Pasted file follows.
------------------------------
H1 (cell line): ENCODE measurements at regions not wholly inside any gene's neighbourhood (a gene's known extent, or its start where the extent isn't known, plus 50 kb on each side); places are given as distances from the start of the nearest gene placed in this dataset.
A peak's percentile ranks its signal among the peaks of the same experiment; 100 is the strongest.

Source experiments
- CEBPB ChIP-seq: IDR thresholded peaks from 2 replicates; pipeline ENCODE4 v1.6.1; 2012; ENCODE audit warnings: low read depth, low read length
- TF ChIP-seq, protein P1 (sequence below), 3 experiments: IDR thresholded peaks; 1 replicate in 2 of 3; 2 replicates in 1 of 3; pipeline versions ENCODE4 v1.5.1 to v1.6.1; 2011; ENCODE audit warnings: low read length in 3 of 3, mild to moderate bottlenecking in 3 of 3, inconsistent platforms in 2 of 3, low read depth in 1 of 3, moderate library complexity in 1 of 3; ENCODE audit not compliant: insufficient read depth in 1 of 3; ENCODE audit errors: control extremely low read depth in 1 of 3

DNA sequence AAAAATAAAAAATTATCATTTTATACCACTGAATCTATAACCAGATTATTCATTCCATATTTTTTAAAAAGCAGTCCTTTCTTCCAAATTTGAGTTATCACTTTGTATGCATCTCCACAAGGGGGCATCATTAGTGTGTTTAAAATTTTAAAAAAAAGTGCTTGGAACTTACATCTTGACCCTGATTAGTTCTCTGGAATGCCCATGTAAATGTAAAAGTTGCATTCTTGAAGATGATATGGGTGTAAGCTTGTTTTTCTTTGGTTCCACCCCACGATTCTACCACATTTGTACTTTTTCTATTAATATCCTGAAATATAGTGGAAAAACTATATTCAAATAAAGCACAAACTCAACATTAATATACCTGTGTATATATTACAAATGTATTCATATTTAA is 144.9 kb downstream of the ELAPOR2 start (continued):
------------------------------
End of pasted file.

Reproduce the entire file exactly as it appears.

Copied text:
H1 (cell line): ENCODE measurements at regions not wholly inside any gene's neighbourhood (a gene's known extent, or its start where the extent isn't known, plus 50 kb on each side); places are given as distances from the start of the nearest gene placed in this dataset.
A peak's percentile ranks its signal among the peaks of the same experiment; 100 is the strongest.

Source experiments
- CEBPB ChIP-seq: IDR thresholded peaks from 2 replicates; pipeline ENCODE4 v1.6.1; 2012; ENCODE audit warnings: low read depth, low read length
- TF ChIP-seq, protein P1 (sequence below), 3 experiments: IDR thresholded peaks; 1 replicate in 2 of 3; 2 replicates in 1 of 3; pipeline versions ENCODE4 v1.5.1 to v1.6.1; 2011; ENCODE audit warnings: low read length in 3 of 3, mild to moderate bottlenecking in 3 of 3, inconsistent platforms in 2 of 3, low read depth in 1 of 3, moderate library complexity in 1 of 3; ENCODE audit not compliant: insufficient read depth in 1 of 3; ENCODE audit errors: control extremely low read depth in 1 of 3

DNA sequence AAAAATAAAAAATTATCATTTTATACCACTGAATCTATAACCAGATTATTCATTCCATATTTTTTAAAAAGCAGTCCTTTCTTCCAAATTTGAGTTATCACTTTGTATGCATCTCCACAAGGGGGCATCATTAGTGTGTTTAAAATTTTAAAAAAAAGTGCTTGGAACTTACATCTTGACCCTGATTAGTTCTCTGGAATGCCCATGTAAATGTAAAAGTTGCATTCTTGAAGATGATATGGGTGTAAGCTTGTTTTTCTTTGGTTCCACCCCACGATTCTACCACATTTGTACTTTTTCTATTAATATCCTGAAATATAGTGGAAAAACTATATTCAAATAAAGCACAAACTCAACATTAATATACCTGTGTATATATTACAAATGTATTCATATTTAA is 144.9 kb downstream of the ELAPOR2 start (continued):